The last time I met up with Irshad Manji, she was on the promotional tour for her 2004 book, The Trouble with Islam Today. And because of the attention that tome was bringing her – including a large number of death threats – that she was accompanied by a husky bodyguard.
But for all the negative feedback, Manji’s book certainly brought her a degree of celebrity. Oprah gave her a Chutzpah Award. The New York Times declared Manji “Osama bin Laden’s worst nightmare.” She penned op ed pieces for The New York Times, The Advocate and The Wall Street Journal. She was invited to teach at Yale, and then, subsequently, has become the inaugural director of the Moral Courage Project at New York University.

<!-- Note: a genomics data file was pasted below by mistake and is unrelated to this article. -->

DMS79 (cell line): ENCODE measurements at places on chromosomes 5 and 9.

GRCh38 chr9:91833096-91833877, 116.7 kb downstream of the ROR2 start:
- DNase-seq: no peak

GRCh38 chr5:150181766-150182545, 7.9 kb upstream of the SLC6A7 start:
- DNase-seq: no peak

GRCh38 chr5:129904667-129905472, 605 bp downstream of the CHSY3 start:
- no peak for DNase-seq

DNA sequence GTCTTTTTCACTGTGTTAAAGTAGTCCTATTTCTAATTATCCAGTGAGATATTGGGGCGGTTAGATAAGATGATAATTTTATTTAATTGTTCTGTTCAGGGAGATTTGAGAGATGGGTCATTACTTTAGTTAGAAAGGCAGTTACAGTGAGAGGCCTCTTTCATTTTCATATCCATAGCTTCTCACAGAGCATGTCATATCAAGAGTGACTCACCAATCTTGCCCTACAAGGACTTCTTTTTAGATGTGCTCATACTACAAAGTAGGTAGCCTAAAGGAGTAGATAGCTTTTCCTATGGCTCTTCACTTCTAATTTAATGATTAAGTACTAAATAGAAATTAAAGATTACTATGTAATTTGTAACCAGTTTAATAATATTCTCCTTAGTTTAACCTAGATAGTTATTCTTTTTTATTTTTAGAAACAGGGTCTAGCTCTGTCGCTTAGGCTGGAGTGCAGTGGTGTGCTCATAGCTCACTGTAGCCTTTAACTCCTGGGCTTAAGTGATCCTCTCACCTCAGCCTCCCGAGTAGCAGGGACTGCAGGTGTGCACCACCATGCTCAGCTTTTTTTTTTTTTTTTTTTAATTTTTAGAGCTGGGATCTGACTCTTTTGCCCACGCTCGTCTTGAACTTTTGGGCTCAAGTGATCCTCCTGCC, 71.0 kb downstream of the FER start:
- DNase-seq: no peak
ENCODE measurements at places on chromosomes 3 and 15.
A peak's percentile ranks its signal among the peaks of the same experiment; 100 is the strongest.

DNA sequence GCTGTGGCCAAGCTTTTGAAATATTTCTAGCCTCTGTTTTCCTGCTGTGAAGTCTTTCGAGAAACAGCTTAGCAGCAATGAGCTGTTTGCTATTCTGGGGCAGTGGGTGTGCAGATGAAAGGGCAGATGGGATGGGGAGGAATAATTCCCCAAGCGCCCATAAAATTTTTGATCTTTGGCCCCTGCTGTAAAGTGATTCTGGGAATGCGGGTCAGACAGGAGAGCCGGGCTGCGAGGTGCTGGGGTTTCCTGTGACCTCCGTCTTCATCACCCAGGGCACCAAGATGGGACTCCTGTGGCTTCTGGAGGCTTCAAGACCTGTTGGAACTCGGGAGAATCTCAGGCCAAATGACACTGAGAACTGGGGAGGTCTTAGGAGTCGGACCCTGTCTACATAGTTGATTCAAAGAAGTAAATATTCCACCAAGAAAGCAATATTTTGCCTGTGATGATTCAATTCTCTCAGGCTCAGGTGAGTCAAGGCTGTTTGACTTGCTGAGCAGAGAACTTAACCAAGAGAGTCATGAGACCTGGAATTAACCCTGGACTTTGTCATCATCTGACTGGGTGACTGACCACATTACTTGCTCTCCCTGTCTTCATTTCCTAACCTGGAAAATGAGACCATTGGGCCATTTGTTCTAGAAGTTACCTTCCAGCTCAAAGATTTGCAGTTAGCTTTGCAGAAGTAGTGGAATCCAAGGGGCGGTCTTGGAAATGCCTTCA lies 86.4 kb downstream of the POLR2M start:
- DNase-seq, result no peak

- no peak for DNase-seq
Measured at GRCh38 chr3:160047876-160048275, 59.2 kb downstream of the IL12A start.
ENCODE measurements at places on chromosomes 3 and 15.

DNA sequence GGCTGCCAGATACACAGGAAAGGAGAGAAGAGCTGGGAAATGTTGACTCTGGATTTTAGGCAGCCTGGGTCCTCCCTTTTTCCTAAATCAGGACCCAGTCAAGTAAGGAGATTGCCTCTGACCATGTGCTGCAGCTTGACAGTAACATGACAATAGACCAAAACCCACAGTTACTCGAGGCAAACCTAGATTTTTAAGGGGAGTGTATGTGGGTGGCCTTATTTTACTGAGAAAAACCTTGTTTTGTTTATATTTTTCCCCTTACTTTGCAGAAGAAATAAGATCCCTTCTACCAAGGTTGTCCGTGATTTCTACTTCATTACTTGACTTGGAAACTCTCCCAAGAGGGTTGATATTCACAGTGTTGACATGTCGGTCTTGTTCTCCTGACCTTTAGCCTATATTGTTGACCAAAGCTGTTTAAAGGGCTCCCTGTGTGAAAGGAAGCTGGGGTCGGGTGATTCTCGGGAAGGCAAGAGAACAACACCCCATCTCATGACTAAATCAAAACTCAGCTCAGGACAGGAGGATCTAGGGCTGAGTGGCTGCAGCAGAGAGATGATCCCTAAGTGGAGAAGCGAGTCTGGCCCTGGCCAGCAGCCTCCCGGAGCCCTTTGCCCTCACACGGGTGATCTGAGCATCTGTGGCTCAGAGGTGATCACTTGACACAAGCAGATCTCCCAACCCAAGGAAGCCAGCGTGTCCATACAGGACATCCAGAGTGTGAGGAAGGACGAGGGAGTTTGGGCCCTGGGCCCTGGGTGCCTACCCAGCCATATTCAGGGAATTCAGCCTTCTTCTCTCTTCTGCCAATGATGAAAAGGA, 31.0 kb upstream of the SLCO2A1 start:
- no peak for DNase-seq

Her new book, Allah, Liberty and Love: The Courage to Reconcile Faith and Freedom, is in part an answer to many of her critics, whose angry emails she excerpts. She also steps up her call for an exhaustive reinterpretation of Islam – in particular, she chastises moderate Muslims for not challenging extremists more often and more adamantly.
Despite her university postings, it’s a decidedly accessible book, one that addresses some complex and heavy ideas but does so in a very non-academic manner. Manji quotes a broad range of historical civil rights figures (King and Gandhi, for example), other Islamic reformists, but also skates across pop culture (at one point she recounts a plotline of an episode of Will & Grace to bolster her argument).
Complete article at Xtra : http://bit.ly/rrma3c